Biggest IPO in Denmark Draws Closer as Wind Beats Oil for Dong

  • CEO says offshore unit will grow as oil business slows down
  • IPO hinges on performance of wind power, Sydbank says

Denmark moved closer to what is set to become its biggest initial public offering as Dong Energy showed that its wind power unit can make profits faster than its oil and gas division can burn them.

The energy conglomerate said on Wednesday net income tripled last quarter -- even as oil prices plunged about 30 percent -- as more of its wind parks have come online. The company’s owners, who include Goldman Sachs and the Danish government, have set a deadline for an IPO for in about a year, yet people close to the preparations said this month it could happen as early as this quarter.

“Dong is moving quickly toward an IPO,” Jacob Pedersen, head of equity analysis at Sydbank, said in a telephone interview. “They’re improving the performance in the important unit, the wind business, and that’s what it’s all about.”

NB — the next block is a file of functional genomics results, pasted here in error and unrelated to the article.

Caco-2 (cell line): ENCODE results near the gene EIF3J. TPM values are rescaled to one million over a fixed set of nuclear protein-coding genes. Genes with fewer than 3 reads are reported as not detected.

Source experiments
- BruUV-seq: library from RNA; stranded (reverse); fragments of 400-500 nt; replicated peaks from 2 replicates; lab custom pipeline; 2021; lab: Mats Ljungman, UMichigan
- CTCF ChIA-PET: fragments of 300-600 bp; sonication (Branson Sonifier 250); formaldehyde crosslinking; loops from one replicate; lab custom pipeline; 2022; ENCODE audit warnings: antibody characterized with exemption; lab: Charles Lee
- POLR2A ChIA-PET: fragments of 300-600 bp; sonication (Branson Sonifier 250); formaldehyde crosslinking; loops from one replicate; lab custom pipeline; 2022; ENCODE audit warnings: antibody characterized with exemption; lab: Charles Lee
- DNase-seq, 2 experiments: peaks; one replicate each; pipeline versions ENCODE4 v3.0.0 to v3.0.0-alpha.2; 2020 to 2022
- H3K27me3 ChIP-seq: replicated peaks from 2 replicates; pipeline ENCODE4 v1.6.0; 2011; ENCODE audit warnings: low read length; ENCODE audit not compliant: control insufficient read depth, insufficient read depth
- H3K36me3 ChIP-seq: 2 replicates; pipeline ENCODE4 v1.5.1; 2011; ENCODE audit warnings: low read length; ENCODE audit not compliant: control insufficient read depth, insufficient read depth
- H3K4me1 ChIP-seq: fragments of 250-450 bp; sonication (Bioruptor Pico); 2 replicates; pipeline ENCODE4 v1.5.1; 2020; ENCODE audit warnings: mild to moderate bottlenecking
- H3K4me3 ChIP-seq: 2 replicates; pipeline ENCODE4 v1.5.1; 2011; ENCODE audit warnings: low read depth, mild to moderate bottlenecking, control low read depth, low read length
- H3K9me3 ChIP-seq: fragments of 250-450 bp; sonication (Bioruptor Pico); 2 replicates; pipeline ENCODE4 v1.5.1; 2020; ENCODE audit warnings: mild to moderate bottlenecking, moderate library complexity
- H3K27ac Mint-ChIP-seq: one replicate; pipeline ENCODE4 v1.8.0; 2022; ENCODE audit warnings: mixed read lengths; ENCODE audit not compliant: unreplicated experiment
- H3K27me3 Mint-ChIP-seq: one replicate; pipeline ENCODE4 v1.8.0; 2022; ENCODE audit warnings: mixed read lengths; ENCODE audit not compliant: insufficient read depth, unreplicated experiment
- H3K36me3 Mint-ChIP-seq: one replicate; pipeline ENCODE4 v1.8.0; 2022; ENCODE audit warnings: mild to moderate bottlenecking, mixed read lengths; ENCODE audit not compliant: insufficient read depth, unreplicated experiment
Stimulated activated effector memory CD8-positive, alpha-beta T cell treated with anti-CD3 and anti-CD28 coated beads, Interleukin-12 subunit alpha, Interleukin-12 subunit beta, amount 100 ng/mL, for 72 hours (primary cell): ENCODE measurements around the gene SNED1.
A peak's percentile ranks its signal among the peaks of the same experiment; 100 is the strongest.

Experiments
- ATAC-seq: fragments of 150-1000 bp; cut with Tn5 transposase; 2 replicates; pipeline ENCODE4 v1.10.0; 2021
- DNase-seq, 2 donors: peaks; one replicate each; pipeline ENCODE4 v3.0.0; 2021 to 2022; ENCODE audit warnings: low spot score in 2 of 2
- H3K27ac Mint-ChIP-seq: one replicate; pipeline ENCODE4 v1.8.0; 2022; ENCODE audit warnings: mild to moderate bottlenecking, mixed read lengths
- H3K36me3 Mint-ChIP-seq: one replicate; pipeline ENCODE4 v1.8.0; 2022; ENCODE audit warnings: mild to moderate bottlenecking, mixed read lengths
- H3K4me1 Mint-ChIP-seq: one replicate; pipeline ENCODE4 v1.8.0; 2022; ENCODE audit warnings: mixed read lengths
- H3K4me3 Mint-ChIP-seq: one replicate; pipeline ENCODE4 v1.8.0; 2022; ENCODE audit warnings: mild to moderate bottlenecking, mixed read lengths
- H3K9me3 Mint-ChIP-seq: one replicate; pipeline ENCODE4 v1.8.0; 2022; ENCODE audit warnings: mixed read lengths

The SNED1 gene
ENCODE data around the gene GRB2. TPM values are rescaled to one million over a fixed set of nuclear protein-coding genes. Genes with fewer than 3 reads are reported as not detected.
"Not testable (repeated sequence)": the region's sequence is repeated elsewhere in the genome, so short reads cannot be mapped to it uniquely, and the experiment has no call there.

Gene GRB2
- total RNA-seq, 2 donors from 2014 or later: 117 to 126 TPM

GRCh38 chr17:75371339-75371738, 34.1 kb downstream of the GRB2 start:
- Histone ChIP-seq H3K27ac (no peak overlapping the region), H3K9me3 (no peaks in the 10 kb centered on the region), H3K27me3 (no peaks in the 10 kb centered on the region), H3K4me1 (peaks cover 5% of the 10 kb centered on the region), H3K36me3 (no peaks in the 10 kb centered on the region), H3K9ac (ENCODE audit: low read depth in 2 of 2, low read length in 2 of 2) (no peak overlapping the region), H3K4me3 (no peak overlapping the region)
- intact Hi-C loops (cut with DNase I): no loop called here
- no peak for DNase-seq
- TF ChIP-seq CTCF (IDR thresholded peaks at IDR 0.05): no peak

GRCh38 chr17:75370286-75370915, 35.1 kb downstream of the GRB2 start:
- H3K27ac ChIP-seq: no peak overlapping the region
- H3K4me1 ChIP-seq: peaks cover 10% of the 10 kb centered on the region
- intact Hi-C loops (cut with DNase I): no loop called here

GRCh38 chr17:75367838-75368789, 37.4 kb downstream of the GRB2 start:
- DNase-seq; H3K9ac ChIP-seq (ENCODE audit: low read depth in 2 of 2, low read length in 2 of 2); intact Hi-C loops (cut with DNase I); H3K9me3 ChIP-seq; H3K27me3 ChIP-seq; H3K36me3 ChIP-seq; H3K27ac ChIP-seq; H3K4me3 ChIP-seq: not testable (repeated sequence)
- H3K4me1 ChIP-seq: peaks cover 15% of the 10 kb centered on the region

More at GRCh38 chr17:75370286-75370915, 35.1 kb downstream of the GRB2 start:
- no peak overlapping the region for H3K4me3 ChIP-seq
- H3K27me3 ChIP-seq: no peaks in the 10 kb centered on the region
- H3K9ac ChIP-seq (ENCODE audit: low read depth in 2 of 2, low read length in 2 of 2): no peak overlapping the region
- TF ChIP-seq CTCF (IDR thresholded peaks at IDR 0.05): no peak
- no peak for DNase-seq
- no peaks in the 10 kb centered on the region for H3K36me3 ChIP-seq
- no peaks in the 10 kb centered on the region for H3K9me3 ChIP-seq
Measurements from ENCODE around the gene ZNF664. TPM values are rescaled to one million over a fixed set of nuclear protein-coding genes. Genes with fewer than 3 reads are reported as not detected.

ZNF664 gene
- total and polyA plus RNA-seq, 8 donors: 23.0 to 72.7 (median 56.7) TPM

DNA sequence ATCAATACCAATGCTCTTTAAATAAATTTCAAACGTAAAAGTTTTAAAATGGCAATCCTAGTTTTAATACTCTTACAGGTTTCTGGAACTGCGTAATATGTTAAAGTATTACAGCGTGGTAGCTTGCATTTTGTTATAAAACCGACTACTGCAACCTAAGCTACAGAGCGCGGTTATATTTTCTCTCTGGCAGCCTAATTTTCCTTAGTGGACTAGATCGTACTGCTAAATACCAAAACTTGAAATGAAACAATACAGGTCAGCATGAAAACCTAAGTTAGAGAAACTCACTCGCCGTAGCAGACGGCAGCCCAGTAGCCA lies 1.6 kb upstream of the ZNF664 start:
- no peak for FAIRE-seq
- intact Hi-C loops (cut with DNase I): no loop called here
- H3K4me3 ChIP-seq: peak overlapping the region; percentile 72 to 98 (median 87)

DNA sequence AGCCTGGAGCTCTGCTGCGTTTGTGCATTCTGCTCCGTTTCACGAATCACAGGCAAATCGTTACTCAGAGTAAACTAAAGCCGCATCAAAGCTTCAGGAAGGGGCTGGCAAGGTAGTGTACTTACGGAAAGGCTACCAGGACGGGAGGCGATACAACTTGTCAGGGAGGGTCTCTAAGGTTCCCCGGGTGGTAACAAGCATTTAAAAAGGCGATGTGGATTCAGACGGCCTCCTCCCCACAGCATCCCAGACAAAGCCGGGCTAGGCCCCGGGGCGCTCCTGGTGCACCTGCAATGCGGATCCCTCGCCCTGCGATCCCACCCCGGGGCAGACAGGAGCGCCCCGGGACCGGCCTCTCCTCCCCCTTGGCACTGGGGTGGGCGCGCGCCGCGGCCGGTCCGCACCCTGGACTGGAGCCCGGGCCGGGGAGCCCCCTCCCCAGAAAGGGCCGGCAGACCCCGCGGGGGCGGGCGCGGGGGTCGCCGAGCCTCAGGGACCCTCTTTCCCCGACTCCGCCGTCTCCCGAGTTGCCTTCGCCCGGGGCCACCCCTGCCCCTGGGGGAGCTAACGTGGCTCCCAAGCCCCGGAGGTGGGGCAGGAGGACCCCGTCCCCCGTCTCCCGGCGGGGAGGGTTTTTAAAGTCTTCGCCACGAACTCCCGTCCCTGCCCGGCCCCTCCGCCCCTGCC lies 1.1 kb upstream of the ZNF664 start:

Dong also on Wednesday laid out a new dividend plan, suggesting the IPO could happen soon. It will give shareholders a 2.5 billion-krone ($380 million) dividend payment for 2016 if it succeeds in listing before April 2017. Payouts would subsequently increase, helped by higher wind energy revenue every year toward 2020.

“We expect growth in offshore wind going forward” Chief Executive Officer Henrik Poulsen said in an interview. “We’re guiding for the company to continue growing overall. That’s hiding an inevitable slowdown in oil and gas due to lower prices and an expected decline in production. Wind energy is set to grow and outpace those declines.”

First-quarter net income jumped to 5.22 billion kroner from 1.74 billion kroner a year earlier. Last year, the oil unit made writedowns of almost 16 billion kroner as energy prices plunged.

Dong, which is the largest offshore wind park operator in the world, is working on six new parks and is searching for projects to bid for across Northern Europe, the U.S. east coast and Asia.

“There’s a long list of things that needs to be in place to be able to push the button on the IPO,” Poulsen said. “We won’t comment in detail but just say that everything is proceeding as planned. Ultimately, that’s for our owners to decide.”

Before it's here, it's on the Bloomberg Terminal.